3D Printing

Matt2000

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Crosspost.

Speaking of which, is it possible to 3D print with transparent material and would you make a lid for my KitchenAid bowl? They don’t sell one for the odd size I bought, so I’ve been meaning to ask for a while.

Kind of, maybe, not really. Firstly it depends on the size, the absolute maximum diameter I can print is 15cm. @leviathan 's Prusa Mini is apparently up to 18cm. Sticking thick, flat parts together isn't very practical. Not in a way that ensures they won't just come apart, anyway.

Extrusion based prints aren't designed to be fully solid right from the start, the print would need to be at 100% infill to make it 'solid'. Even then it isn't completely solid because the infill printing isn't designed to overlap, nor is the software I use designed to allow it. CURA can do it, but I don't think that's compatible with my machine. This guy made a guide in 2018 if you're interested:

https://fenneclabs.net/index.php/2018/12/09/3d-printing-transparent-parts-using-fdm-fff-printer/

Assuming it was possible to achieve the right amount of overlap, it would need a lot of sanding to make it transparent. Then there's the issue of material properties. I exclusively use PLA and that softens relatively quickly, as I found out when I left my Smart in the sun in Italy and the shifter paddle extensions went all soft and warped. We had to flatten them out with pan and hair dryer. Anything warm in the bowl would cause it to soften, even a small amount can cause warping. PLA isn't food safe either.

A resin printer is more likely to get a good result but can only print small items and it's expensive. it's also very not food safe.

If I wanted a custom lid I'd personally be looking for someone to make one out of thin wood, cut to the correct size circle and routed to make it fit (tapered, with a lip for the top of the bowl or a channel for the rim). Then painted with food-safe paint.

TL : DR it's difficult, you probably wouldn't like the result and it might poison you. :p
 

leviathan

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There are some tutorials floating around, and something like this could actually work: https://www.printables.com/model/15310-how-to-print-glass

He suggests using clear PETG, which is also a material that happens to be food-safe. I never tried this, but I do have some clear PETG in store, so might try a small part these days, just for fun.
 

calvinhobbes

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TL : DR it's difficult, you probably wouldn't like the result and it might poison you.

Thanks very much for the explanation! Not TL, did R. 😉 The food safety issue definitely means it’s not an option, so I guess I’ll have to write to KitchenAid and ask if I’ve simply been searching in the wrong places.
 

Matt2000

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Realised today that I had an entire spool of PETG that I bought almost three years ago and didn't use. I think I was scared that my machine wouldn't be able to print with it so didn't even try. Ended up trying to today and got decent results.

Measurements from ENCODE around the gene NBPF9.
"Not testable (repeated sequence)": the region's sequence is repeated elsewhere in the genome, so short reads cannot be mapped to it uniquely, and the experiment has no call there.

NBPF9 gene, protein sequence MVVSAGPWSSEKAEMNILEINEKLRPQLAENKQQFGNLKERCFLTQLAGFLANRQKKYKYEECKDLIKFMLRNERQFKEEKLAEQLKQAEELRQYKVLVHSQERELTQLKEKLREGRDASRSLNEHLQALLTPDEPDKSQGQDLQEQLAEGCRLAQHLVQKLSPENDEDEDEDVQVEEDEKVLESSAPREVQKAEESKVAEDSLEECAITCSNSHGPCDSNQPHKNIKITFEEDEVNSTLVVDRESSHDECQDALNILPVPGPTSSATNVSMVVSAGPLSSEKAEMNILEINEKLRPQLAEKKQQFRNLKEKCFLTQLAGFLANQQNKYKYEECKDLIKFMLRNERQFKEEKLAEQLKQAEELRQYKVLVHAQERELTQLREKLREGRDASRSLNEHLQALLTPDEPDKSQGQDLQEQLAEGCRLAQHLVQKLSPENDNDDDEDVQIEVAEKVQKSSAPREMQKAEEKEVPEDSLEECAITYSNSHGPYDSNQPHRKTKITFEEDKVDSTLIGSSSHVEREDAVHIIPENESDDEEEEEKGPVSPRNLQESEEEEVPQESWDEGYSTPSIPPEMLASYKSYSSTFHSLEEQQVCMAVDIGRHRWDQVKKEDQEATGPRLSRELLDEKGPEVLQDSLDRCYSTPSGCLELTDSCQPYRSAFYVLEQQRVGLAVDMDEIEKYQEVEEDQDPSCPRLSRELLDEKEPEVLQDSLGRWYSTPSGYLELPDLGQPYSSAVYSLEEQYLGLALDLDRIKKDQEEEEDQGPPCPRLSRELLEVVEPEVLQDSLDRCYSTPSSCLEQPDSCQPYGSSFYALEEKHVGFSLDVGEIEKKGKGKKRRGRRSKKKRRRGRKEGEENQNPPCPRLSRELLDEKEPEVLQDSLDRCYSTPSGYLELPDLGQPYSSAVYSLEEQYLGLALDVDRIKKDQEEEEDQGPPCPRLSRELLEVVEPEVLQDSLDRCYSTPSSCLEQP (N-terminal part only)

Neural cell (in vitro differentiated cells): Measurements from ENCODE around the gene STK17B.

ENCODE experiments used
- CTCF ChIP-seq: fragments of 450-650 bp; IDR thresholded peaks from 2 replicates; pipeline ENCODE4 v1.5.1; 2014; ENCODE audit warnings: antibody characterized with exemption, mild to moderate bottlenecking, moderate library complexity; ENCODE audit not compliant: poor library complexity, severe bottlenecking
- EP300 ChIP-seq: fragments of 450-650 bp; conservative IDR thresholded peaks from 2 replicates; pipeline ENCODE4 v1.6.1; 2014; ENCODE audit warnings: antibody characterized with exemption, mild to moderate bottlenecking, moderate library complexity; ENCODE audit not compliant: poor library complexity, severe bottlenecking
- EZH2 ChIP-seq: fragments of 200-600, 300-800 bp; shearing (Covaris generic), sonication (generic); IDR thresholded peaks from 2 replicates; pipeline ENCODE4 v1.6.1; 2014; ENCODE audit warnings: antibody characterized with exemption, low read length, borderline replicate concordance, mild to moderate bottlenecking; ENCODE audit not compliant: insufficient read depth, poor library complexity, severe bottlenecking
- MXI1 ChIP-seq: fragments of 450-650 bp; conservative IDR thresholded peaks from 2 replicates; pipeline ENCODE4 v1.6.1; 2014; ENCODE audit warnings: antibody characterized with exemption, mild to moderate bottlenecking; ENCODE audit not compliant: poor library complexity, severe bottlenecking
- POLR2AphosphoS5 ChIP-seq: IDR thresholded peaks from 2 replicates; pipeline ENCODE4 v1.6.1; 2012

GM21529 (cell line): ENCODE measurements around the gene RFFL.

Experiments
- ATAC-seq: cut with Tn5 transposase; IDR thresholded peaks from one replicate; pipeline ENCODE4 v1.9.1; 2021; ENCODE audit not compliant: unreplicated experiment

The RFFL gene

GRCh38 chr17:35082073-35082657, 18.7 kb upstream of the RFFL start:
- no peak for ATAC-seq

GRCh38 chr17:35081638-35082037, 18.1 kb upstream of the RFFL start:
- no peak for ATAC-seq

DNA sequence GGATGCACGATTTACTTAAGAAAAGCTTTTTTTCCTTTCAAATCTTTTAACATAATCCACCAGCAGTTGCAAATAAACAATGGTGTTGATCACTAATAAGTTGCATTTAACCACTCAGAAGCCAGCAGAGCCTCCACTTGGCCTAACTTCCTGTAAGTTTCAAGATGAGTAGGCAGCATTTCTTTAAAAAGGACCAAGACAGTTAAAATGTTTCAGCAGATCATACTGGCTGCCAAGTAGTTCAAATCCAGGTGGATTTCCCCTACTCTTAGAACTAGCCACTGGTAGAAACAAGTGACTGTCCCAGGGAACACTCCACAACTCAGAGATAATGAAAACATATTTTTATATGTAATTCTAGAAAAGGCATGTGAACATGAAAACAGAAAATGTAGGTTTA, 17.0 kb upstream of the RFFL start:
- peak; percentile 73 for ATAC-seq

I'm trying to replace the USB HDD dock that I have for the disk out of my Atomos Ninja, the one I posted about in 2020. USB 3.0 is too slow with these file sizes so I want to replace it with a SATA dock. I can't find a SATA or eSATA enclosure that will accommodate the Master Caddy in any way, so it'll have to be a 2.5" SATA bay using eSATA and USB power. That means that the Ninja is going to have to accept a 'raw' SSD. Thankfully someone already made a solution and offered it on Printables.

1662764430458.png

https://www.printables.com/model/44431-tool-less-ssd-adapter-for-atomos-ninja-v-w-extra-c

It says PETG is better, so that's what I used. Mine isn't as perfect as the one above but it's functional. I was impressed with how flexible it was.

IMG_3871_S1920.jpg
IMG_3872_S1920.jpg


It's not as good as this version either, but I'm not trying to charge $40 for about 7 grams of PETG!
https://freshmasdesigns.com/shop/p/fresh-ssd-ninjav

I'll be ordering some new parts for the printer this weekend, a Mk10 extruder mount so I can finally fit the Mk10 extruder I've had for a long time, and some stainless steel nozzles. I may re-print this part when those are fitted and see how much better it is (or isn't) with the tighter tolerances, this nozzle is still very much reamed out from the carbon fibre PLA I used. It just keeps working though.
 

Matt2000

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I got the rest of the Mk10 extruder parts and it's kind of been a disaster. In trying to use the original thermocouple with the new silicone hot end cover the copper ring end broke, a screw-in replacement I bought had wildly different temp readings, I ended up using the one from the other extruder (mine was originally a dual-extruder machine) but I don't trust it.

I can't get PLA to stick to the bed for some reason, PETG needs a massive temp increase to not have the layers separate. I'm not having fun.

I bought a cordless soldering iron from Lidl and wanted to convert it to use Makita batteries. I needed to add a 10K resistor to fool the overtemp sensing and then I printed this adapter:

https://www.thingiverse.com/thing:2472385

It was a very messy print.



I thought the Einhell batteries were the same but they aren't. Not wanting to waste all of the print, I just cut the top off and screwed it to the Parkside tool with some hot glue as a backup. The electrical connections are done using wires soldered to the battery connections of the Parkside tool and attached to the battery blades I fabricated using ring terminals. It's a bodge, but it works.



It's a decent iron, especially for only £12. Mine gets up to almost 600C according to my Hakko 191 thermometer.
 
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